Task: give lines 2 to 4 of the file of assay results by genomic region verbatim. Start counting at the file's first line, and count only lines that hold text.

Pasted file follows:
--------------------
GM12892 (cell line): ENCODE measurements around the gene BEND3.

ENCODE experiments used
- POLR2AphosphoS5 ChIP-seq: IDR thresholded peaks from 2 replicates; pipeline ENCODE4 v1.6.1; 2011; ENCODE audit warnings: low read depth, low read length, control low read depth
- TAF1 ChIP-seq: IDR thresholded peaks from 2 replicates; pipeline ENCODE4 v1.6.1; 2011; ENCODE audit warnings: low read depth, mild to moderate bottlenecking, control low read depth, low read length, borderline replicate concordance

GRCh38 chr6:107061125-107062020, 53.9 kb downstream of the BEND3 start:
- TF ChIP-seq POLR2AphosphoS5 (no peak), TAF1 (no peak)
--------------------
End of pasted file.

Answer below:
ENCODE experiments used
- POLR2AphosphoS5 ChIP-seq: IDR thresholded peaks from 2 replicates; pipeline ENCODE4 v1.6.1; 2011; ENCODE audit warnings: low read depth, low read length, control low read depth
- TAF1 ChIP-seq: IDR thresholded peaks from 2 replicates; pipeline ENCODE4 v1.6.1; 2011; ENCODE audit warnings: low read depth, mild to moderate bottlenecking, control low read depth, low read length, borderline replicate concordance